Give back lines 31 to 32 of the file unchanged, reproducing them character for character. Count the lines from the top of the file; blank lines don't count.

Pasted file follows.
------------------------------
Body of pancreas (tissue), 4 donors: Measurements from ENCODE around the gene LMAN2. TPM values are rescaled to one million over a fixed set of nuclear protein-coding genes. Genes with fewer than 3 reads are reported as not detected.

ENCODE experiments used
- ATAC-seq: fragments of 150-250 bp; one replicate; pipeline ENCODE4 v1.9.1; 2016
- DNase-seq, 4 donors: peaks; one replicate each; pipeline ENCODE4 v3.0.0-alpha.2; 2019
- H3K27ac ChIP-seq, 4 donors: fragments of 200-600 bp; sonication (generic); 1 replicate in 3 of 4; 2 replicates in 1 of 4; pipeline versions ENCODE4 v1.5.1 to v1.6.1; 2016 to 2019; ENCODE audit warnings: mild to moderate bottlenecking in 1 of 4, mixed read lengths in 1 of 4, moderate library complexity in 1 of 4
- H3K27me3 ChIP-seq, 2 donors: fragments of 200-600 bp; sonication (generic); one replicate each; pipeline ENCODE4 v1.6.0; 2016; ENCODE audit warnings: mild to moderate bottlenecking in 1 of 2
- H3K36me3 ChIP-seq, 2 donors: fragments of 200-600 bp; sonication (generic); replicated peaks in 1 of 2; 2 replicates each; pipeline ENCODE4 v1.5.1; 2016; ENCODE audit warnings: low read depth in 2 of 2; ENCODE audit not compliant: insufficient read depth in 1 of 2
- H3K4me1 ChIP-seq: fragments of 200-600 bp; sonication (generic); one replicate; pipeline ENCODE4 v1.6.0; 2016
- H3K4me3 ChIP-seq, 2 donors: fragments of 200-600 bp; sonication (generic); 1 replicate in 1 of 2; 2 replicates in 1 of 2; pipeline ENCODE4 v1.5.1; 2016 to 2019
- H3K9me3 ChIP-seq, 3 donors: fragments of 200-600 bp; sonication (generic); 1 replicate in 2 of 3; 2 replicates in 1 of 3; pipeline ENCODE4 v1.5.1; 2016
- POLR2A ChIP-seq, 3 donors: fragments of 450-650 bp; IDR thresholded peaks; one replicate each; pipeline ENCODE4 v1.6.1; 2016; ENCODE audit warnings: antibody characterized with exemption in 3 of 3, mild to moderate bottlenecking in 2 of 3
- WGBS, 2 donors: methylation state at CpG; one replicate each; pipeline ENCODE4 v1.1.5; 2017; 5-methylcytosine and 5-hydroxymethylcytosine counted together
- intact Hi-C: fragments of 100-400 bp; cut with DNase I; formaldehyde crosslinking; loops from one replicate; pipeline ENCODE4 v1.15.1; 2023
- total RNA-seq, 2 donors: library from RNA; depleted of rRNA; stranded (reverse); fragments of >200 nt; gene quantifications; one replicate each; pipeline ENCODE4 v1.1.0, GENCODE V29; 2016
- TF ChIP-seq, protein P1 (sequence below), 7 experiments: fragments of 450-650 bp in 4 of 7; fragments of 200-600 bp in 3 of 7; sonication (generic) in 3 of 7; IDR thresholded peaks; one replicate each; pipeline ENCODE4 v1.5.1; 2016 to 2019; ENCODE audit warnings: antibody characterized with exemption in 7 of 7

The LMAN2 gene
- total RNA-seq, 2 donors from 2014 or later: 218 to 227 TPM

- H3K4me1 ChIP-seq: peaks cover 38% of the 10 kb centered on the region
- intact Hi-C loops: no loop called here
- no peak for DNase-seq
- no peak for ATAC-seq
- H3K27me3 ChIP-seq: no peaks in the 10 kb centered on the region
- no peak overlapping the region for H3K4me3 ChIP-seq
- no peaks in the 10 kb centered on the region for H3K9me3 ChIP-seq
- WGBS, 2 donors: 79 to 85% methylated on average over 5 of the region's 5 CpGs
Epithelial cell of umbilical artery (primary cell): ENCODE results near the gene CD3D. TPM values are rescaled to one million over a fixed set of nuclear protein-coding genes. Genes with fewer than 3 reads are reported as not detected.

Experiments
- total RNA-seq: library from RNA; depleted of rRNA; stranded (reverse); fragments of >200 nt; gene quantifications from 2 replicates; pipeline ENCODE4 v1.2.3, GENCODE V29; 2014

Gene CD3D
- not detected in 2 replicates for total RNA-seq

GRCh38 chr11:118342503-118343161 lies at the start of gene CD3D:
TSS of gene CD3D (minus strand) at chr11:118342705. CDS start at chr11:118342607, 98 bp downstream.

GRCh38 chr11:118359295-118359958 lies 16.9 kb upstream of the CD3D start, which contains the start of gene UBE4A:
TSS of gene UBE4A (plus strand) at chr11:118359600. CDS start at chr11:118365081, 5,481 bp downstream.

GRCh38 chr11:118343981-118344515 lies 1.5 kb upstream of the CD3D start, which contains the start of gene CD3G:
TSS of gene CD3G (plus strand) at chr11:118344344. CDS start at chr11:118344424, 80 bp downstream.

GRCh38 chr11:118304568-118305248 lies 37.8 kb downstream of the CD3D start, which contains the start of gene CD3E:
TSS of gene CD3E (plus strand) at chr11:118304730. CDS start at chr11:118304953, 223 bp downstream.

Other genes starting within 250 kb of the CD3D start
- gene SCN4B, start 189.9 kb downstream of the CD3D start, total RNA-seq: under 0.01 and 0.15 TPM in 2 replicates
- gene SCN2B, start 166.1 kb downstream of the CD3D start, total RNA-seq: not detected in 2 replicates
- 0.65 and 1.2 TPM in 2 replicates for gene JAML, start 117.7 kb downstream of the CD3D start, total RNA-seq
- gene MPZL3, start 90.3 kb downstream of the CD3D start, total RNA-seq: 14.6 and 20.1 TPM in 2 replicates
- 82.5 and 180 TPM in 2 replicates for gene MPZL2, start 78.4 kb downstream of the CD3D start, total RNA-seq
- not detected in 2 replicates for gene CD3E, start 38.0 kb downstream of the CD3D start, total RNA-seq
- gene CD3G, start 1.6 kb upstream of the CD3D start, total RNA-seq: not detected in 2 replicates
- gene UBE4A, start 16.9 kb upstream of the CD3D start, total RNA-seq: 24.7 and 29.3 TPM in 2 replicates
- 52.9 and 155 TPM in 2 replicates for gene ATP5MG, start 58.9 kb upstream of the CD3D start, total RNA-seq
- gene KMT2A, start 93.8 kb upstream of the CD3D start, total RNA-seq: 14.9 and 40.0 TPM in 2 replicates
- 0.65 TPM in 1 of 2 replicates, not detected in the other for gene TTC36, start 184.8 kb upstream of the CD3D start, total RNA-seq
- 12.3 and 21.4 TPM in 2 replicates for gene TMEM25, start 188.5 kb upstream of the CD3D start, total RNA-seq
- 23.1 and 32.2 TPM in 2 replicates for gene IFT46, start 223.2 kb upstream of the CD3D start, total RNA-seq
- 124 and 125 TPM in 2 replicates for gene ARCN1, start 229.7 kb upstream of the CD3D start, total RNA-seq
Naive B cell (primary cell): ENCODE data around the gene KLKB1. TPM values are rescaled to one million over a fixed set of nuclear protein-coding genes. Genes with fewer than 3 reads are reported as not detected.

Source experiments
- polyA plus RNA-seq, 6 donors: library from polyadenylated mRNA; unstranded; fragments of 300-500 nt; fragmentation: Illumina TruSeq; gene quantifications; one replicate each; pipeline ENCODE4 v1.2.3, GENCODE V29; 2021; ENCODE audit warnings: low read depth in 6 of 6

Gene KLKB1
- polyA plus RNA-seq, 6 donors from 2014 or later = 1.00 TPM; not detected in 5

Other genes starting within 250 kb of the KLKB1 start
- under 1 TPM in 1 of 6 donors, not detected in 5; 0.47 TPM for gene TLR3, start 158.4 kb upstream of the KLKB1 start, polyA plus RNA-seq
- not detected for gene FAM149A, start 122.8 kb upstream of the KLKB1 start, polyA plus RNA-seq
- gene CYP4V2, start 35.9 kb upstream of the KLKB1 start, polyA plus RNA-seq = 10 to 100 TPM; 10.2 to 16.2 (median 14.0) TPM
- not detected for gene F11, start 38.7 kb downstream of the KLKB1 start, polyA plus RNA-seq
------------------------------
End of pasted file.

GRCh38 chr11:118342503-118343161 lies at the start of gene CD3D:
TSS of gene CD3D (minus strand) at chr11:118342705. CDS start at chr11:118342607, 98 bp downstream.